Headless

In another article I will discuss a headless CMS in detail. The word "headless" boils down to the following: the front-end user experience (e.g. a site you see) is completely decoupled from the back-end logic, which allows for complete design freedom when creating the user interface and for connecting to other channels and devices (e.g. existing applications, IoT, A/R, automatics, sensors, etc.).

This way, you can manage your products from one headless database and display them differently on different applications. A sports shirt on nike.com looks different (read: it has different information, ed.) than in the Nike app, or on the touch displays in the Nike store. The more channels a brand has - omnichannel - the greater the value of headless is because you can build a digital experience for a specific channel and target group independently.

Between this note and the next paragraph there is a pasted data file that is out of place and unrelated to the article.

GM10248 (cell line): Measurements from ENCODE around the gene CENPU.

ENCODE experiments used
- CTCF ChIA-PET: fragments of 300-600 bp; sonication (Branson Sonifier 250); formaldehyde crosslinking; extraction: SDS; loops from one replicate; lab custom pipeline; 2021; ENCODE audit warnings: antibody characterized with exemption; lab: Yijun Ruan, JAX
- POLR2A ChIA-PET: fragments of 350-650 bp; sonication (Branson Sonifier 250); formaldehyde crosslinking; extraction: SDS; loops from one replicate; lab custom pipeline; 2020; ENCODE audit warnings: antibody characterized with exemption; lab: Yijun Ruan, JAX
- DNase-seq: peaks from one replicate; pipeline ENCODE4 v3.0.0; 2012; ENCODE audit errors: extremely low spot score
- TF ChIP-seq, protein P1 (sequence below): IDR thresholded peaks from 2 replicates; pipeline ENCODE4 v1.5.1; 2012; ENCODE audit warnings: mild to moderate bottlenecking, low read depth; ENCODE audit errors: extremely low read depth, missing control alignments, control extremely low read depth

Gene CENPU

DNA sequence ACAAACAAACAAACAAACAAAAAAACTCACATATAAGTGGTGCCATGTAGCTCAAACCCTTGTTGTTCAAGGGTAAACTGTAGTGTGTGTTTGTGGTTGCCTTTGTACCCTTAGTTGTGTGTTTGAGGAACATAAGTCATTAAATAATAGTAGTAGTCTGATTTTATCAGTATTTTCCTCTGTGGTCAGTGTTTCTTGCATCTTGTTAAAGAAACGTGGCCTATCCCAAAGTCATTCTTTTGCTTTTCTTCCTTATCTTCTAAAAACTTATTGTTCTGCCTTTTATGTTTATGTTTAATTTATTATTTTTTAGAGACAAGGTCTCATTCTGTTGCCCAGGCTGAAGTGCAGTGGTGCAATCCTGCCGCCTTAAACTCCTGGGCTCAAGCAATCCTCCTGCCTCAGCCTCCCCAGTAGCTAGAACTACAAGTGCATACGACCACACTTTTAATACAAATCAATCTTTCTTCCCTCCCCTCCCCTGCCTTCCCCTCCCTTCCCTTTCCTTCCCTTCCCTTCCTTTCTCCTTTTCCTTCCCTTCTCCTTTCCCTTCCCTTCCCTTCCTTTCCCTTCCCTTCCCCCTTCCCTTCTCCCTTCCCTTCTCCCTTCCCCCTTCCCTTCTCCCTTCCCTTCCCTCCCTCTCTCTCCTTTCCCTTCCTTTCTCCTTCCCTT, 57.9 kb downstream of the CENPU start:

Conclusion, why do you need to know what MACH is all about?

Not every company necessarily has to listen to the MACH vision. For some companies, the added value is just not that great or the impact of the digital transformation is not very strong.

But I still very often see companies that accept a slick demo of a product that is still installed on a server, or an application that is not connectable via an API. Just think about how many different applications you use within a process and you will see the impact of how your company should score on the MACH scorecard.

With Plate we are working hard to achieve the full 100% score on the MACH vision with our Content Management Platform. This year we hope to have the entire platform divided into microservices, including APIs to access all services.

Plate has been Cloud-Native SaaS from the start and we have also released the Headless component internally. It is possible to use a modern front-end framework like Vue. is to create a website or web app in Plate and still use Plate's inline editor and user-friendly CMS.

Would you like to know more about this topic or brainstorm about the digital transformation of your organisation? Feel free to book an appointment with me. Want to wait and see? Follow us on LinkedIn and stay informed of all the developments we are working on.

Plate has been named a G2 High Performer

Plate has been named a G2 High Performer